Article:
BRITISH COLUMBIA — Today in Victoria, the Government of British Columbia released its 2023 budget that prioritizes spending for important social and community initiatives but comes at the expense of addressing increasing costs facing BC’s businesses and the province’s competitiveness.
“While today’s budget focused on affordability and reducing the cost of living, it provided little support to businesses who are struggling with the cost of doing business,” said Fiona Famulak, President and CEO of the BC Chamber of Commerce. “In order to have healthy communities, we need to ensure we have healthy businesses. Today’s budget did not take meaningful steps towards addressing the concerns that we have raised.”
Government has allocated $8.7 billion more in operating funding and will run deficits totalling $11 billion over the course of the fiscal plan. Capital spending on critical infrastructure, such as schools, transit, roads and hospitals, will reach a record $37.5 billion while the provincial debt is forecast to be $99.5 billion at the end of 2025/26.
“Of particular concern to small- and medium-sized businesses is the increase to the carbon tax of $15 per tonne per year through 2030 with little to offset the costs they will incur,” said Famulak. “This is going to impact our supply chains and raise costs of producing goods in British Columbia.”
“The BC Chamber of Commerce is optimistic the new Future Ready Plan will provide small- and medium-sized businesses with support to address critical labour force challenges,” said Famulak. “However, details remain unclear and we will be working on behalf of our members to understand how the government’s $480 million investment will be allocated.”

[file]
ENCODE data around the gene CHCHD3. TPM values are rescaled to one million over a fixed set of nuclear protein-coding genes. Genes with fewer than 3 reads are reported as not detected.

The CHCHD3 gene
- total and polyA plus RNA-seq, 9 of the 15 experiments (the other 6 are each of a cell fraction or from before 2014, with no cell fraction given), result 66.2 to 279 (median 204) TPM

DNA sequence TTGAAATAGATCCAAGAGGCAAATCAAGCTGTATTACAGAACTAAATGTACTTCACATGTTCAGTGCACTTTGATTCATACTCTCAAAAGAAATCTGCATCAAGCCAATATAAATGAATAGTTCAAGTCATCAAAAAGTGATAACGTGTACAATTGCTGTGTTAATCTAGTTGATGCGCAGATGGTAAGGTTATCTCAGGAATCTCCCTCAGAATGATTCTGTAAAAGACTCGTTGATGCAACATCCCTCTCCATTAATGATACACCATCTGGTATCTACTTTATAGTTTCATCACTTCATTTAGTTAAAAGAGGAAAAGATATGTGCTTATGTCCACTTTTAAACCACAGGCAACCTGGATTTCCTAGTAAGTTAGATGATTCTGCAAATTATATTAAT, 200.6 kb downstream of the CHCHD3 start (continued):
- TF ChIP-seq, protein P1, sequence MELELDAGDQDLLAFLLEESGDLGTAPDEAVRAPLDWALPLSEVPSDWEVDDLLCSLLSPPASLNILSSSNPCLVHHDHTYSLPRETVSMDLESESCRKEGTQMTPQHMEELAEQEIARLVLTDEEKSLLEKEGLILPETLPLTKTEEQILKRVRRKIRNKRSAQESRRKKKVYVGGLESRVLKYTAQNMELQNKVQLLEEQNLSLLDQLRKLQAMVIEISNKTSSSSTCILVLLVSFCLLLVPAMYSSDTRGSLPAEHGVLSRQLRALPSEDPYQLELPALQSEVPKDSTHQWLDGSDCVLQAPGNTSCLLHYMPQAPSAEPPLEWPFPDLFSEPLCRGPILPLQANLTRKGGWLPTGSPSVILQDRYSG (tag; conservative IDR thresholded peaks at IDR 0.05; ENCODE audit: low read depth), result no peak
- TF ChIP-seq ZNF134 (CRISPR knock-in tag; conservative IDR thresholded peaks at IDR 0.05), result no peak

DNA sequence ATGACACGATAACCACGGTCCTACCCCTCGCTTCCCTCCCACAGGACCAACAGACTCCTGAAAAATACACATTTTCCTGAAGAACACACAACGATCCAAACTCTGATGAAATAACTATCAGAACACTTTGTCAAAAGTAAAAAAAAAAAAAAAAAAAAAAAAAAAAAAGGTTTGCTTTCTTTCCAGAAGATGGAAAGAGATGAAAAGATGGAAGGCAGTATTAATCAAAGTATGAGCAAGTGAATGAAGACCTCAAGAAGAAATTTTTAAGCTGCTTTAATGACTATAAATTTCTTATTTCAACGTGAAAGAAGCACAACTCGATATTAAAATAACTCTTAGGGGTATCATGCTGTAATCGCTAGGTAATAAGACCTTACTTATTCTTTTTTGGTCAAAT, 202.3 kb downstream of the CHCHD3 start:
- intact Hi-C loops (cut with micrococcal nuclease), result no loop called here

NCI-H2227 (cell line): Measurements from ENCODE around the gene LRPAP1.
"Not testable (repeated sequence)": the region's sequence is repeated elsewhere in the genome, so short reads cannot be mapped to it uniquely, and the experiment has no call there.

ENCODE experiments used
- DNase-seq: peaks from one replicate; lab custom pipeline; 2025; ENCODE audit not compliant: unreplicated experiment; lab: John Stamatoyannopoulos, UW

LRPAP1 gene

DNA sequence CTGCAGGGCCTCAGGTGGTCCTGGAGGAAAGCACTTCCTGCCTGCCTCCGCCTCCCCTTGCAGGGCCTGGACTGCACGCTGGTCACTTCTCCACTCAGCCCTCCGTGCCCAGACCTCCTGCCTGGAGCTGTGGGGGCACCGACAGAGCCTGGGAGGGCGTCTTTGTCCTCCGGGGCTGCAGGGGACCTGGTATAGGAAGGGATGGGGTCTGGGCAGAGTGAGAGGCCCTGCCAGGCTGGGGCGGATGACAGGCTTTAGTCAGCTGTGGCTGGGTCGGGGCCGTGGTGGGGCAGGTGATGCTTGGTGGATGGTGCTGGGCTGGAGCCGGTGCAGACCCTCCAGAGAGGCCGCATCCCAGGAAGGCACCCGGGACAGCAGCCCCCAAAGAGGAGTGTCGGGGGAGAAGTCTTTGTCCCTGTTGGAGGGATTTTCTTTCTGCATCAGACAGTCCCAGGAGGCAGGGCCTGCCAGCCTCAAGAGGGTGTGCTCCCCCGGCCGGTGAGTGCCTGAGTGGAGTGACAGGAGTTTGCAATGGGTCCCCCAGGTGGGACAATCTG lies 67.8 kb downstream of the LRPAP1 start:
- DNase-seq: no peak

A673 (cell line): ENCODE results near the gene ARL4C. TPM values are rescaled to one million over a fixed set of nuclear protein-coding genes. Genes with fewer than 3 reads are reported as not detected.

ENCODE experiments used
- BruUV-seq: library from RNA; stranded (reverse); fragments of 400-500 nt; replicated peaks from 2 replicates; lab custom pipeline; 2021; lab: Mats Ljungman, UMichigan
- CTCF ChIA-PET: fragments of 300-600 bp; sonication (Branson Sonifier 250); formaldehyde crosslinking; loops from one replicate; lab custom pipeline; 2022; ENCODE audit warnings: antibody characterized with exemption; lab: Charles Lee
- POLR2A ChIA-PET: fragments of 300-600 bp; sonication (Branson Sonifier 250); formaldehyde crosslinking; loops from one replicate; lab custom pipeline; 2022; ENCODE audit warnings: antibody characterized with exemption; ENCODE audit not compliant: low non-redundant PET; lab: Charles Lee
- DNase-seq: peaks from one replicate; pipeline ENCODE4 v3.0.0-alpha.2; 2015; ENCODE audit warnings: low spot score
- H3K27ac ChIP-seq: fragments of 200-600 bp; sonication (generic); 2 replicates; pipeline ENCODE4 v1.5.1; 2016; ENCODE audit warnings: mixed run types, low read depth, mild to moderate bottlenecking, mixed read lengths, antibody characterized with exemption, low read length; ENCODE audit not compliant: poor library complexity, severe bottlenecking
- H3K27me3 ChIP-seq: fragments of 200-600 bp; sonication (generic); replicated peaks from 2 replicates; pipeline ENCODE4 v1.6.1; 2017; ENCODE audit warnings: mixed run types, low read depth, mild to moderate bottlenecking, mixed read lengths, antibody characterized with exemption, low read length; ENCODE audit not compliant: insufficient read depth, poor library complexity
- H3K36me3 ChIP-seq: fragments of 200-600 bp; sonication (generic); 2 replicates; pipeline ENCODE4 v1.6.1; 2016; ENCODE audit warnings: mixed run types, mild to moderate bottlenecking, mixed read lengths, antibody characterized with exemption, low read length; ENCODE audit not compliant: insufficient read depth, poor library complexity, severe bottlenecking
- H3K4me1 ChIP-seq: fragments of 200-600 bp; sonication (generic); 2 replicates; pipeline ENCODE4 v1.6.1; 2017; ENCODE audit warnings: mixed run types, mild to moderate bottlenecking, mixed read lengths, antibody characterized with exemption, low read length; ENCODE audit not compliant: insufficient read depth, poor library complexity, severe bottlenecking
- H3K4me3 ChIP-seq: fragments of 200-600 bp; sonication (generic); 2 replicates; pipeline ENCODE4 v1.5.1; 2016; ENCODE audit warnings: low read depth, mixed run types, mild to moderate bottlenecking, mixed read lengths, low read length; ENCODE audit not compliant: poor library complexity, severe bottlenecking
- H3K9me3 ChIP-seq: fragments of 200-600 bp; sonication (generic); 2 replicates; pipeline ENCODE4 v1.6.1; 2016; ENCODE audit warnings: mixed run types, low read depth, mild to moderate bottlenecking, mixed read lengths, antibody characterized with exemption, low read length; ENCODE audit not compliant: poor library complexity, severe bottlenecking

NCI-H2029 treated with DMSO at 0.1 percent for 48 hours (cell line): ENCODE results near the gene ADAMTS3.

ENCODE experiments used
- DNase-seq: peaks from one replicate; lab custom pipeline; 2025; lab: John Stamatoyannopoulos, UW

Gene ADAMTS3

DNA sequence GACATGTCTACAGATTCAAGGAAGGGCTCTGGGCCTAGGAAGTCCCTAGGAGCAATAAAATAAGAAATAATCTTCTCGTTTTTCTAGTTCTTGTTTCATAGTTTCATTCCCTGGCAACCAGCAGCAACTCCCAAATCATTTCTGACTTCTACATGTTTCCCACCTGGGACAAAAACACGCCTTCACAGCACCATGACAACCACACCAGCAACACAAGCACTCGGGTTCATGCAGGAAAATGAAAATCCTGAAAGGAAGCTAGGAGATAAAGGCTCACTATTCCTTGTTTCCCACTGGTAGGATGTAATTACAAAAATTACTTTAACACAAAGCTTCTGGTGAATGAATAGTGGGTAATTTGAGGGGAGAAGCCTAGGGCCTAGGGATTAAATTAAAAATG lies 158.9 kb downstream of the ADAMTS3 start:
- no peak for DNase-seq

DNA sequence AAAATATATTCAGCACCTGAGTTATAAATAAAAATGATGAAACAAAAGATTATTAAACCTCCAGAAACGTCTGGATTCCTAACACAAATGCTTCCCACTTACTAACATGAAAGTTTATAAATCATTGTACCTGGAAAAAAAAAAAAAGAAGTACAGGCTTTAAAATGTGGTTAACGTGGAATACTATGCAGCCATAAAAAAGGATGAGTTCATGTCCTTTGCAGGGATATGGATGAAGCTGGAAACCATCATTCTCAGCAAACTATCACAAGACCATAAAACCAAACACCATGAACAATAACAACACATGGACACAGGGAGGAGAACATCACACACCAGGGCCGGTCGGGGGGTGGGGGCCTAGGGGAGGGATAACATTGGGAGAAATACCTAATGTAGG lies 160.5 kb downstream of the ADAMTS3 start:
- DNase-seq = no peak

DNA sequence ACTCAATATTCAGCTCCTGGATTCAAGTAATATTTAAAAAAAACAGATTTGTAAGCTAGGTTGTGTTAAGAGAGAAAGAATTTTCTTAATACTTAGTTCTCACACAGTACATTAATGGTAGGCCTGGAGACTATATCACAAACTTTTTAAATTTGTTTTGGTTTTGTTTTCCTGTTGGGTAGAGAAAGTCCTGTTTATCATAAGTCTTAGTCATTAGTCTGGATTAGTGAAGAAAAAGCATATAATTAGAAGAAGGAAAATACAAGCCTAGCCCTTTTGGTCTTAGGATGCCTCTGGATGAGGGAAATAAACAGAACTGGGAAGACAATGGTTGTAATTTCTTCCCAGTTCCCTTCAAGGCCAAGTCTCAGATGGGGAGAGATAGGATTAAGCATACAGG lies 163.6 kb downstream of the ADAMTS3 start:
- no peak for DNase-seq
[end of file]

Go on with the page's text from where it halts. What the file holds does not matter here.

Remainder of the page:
Some of the measures in today’s budget reflect priorities the BC Chamber of Commerce, and its provincial network, have been calling on government to introduce, including:
- $77 million towards increased investments to address delays in permitting approval in the natural resource sectors.
- Increased supports to address significant societal issues that have a direct impact on business, including housing, homelessness and mental health.
- $58 million directed towards speeding up foreign credential recognition for qualified professionals.
“This budget was an opportunity for government to help businesses navigate through and beyond a very difficult past few years. A step such as adjusting the Employer Health Tax threshold would have demonstrated that government is willing to address the challenges that many of our members face,” Famulak said. “Unfortunately, that opportunity was missed.”